A stray dog rescued from the streets of a Romanian city is to have three bionic paws fitted. Thousands of pounds will need to be raised.
The RSPCA is urging dog owners to take extra care of their pets during spells of hot weather.
Boot the Labrador prefers a swim in a lake to a walk in the park
Cumbria Police introduced their newest four-legged recruits in the fight against crime today
Over the next few months, three young puppies will be trained up to become fully-fledged police dogs, before heading out on the beat to get their teeth into the new job.
Finola Miles has been to see them - watch her full report below.
Cumbria Police has taken on three new recruits, in the form of German Shepherd puppies.
The eight-week-old puppies have have been donated from the dog breeding programme at the Isle of Man Constabulary.
They will be trained up to join the 12 general purpose dogs and 14 drugs dogs already fighting crime in Cumbria.
Over the next twelve months, the new recruits will work alongside their handlers to form a bond, socialise with a diverse range of people and gain experience in a variety of environments and locations.
A Cumbrian couple are trying to raise thousands of pounds to help a one legged dog rescued from Romania.
The dog, called Glory, has been brought 2,000 miles from Bacau to Brampton to start a new life.
Vanessa and Roger Bamkin now need to find more than three thousand pounds for an artificial paw for Glory's back leg and a wheeled trolley for her missing front legs.
Glory was a street dog who was badly abused. She's now settling in with the Bamkin's three other dogs Poppy, Basil and Padraig.
See the full story on Lookaround at 6.00 tonight.
A 45-year-old Multiple Sclerosis (MS) sufferer from Cumbria says that the help she receives from her support dog has changed her life.
Grainne O'Connor, from Kirkby Stephen, was diagnosed with the incurable neurological condition in 2012 and now has very little feeling left in her hands.
Last year Mrs O'Connor was put in touch with "Support Dogs", a national charity who train dogs to help sufferers of various diseases, including epilepsy and MS.
Tori, a black labrador, was given special training to help assist Grainne with a number of everyday tasks, including opening doors, using the tv remote and emptying the washing machine.
Mrs O'Connor said:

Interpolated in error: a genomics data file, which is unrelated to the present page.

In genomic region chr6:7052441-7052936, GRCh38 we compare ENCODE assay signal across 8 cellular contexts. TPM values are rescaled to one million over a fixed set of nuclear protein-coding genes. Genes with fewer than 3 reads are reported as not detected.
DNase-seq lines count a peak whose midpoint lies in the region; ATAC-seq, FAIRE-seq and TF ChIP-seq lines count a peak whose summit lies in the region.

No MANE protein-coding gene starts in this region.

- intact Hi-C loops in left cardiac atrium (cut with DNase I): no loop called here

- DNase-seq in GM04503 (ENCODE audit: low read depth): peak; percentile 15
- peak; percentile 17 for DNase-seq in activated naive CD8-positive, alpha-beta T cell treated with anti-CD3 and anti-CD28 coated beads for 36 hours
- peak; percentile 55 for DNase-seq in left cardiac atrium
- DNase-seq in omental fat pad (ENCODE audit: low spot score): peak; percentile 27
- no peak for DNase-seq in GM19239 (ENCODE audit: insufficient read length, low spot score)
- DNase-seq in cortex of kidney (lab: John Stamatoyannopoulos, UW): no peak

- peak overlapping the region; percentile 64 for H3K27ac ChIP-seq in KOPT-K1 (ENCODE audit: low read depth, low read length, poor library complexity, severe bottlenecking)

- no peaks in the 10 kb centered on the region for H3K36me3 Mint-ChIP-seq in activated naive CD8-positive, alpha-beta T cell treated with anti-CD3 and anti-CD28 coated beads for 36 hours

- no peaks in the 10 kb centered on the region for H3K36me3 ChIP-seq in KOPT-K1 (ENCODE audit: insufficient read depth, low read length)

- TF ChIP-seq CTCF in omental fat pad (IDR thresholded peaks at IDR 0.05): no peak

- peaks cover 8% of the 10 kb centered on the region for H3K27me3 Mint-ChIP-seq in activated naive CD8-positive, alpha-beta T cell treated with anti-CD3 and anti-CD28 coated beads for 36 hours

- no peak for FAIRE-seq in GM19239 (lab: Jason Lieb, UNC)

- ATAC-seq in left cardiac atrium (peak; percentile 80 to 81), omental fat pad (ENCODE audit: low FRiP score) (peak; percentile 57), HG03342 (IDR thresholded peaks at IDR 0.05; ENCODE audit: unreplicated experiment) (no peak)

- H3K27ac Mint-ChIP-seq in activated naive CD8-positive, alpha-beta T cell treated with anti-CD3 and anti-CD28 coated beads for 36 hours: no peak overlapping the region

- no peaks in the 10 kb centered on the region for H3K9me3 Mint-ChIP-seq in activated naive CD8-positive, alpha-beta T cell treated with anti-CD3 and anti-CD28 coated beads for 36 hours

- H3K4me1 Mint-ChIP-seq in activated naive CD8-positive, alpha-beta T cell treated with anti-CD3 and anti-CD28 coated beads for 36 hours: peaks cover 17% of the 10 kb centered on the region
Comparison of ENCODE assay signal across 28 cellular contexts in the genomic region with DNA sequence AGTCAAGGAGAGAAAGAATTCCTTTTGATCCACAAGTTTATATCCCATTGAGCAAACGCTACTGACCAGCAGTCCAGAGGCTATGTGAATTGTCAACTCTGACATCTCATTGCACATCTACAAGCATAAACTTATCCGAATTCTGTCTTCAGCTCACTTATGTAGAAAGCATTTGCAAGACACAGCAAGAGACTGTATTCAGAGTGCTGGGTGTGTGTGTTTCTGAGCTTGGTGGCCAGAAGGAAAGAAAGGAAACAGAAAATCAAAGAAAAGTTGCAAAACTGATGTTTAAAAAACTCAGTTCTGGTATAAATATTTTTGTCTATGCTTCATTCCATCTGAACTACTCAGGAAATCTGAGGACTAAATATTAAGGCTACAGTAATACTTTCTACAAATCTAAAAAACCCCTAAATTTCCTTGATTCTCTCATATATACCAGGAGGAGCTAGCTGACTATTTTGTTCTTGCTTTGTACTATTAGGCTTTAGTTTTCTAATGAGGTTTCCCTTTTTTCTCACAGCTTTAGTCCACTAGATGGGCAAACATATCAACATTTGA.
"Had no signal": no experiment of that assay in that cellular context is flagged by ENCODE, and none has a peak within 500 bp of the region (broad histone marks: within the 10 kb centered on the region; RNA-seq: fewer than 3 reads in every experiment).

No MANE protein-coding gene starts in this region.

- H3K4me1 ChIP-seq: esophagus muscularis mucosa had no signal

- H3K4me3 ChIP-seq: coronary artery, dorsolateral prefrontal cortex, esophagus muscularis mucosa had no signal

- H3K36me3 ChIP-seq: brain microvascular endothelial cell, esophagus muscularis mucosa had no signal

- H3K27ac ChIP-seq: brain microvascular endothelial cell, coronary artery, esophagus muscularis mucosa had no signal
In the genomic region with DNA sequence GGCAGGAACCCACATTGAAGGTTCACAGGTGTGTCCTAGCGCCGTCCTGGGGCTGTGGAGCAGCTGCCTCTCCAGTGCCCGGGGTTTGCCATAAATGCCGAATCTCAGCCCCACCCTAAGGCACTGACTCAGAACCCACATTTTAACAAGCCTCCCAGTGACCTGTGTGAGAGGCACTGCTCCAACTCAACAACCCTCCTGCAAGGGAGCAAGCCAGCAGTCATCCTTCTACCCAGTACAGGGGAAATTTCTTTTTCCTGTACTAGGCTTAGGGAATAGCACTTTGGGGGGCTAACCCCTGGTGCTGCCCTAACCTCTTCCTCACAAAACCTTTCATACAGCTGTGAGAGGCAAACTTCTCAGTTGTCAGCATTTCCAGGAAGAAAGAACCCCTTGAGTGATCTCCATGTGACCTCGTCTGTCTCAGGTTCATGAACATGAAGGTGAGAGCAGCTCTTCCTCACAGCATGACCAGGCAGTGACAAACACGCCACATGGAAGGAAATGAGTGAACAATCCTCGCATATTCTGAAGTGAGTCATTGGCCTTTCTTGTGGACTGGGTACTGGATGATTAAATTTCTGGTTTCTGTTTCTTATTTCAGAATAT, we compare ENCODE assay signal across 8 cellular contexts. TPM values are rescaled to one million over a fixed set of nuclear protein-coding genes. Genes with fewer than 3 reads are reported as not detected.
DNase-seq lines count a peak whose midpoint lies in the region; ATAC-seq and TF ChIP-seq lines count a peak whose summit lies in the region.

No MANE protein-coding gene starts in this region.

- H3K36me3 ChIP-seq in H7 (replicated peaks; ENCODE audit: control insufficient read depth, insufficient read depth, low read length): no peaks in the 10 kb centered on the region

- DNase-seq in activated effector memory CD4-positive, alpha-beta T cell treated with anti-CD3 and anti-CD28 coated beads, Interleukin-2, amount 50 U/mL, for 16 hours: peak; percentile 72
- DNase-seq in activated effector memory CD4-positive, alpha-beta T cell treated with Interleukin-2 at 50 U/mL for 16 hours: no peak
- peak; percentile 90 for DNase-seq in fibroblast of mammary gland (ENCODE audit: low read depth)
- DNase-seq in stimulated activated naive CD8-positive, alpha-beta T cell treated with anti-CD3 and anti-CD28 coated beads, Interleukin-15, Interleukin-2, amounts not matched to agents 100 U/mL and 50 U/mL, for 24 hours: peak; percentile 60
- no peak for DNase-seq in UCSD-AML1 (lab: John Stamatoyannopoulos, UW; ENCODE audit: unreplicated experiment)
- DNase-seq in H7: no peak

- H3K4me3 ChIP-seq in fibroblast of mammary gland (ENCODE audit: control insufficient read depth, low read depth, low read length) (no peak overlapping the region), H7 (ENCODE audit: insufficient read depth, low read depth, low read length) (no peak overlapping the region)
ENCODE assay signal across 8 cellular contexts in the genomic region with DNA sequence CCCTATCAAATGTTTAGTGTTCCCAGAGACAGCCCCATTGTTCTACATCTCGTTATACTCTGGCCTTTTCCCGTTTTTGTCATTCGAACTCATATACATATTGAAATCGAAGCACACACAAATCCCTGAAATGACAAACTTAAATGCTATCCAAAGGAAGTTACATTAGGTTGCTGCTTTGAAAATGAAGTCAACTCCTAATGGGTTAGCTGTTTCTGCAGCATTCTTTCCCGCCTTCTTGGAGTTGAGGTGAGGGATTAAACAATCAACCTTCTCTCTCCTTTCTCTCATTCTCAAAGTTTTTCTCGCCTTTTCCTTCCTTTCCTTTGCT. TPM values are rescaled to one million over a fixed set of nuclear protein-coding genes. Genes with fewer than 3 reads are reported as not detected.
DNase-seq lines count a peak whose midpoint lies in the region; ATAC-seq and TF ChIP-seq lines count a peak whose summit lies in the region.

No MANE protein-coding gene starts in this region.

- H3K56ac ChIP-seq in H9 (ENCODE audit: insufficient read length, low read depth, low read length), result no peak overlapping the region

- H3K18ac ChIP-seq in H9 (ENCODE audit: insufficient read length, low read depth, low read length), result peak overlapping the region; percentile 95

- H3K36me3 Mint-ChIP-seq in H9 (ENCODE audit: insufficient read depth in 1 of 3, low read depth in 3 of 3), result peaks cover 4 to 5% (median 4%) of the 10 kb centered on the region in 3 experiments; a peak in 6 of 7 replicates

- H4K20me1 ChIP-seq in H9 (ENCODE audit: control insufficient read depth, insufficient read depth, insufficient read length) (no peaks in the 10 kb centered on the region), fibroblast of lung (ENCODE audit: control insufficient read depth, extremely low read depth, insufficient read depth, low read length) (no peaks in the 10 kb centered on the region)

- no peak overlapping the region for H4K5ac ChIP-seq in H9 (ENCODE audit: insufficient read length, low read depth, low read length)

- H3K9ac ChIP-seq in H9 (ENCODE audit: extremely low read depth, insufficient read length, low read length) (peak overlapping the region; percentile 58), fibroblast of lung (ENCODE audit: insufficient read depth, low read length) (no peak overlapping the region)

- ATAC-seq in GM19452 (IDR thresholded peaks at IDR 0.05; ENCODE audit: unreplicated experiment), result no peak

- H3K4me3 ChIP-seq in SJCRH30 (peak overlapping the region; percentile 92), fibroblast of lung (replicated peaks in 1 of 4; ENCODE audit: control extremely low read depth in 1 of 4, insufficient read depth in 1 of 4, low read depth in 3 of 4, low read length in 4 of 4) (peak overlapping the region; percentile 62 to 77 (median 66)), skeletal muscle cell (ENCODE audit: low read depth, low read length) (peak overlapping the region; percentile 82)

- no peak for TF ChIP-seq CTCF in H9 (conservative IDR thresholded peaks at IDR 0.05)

"She is trained to pick up anything I ask her to and bring it to me.
"It doesn't matter how many times I drop things she gets it and brings it to me with a waggy tail, looking very pleased with how clever she is."
Firefighters were called out to rescue a dog that had got trapped under a shed in Langholm this morning.
The dog was rescued from a backgarden in Henry Street using specialist equipment.
It is not reported to have come to any harm.
One of Scotland's only working fire dogs and his owner will go to Holyrood to urge the government to use dogs as an integral part of Scotland's fire & rescue service. Billy and his handler Duncan Carmichael, from Dumfriesshire have provided security for the Pope, Bruce Springsteen, and U2.
– Duncan Carmichael
"Billy could be a fantastic asset to the new Scottish Fire and Rescue service when it comes into being. Within seconds, he can sniff out accelerants at fire scenes - something which is crucial to investigating whether a blaze has been deliberately started or not. Using him would save on manpower and therefore money and also mean that investigators could get to the bottom of how a fire started quickly and efficiently."
They will meet Roseanna Cunningham, the Minister for Community Services and Legal Affairs, and is responsible for Scotland's fire services.
Duncan will press the case for greater use of fire investigation dogs, which can sniff out within seconds accelerants used to deliberately start blazes.
– Duncan Carmichael
"I really feel that we could be of huge use to the new Scottish Fire and Rescue Service when it takes over from existing provision next year, and I wanted to get that message over to MSPs and the Minister,
"People really are astonished when they see just how effective he is. Dogs like Billy are massively useful. They can detect objects exposed to the smallest traces of accelerants such as lighter fuel used to start fires - and that includes clothing which has been worn by the criminals involved."
He explains there are 19 fire and rescue services in England using the dogs, but only three in Scotland.
Wearing specially designed red 'boots' to shield his feet from debris, he can sniff out a cigarette lighter in the middle of a field, and pick up traces of accelerants a week after the blaze.
– Duncan Carmichael
"I'm keen to promote what we can offer by visiting schools with Billy. Not only are the youngsters fascinated - they learn that if they start a fire deliberately, then Billy can identify them. That makes them think twice about wilful fire raising, - something which can be a real problem when kids are bored during school holidays. That in turn means fewer deliberate blazes, less danger to the public and less inconvenience and cost."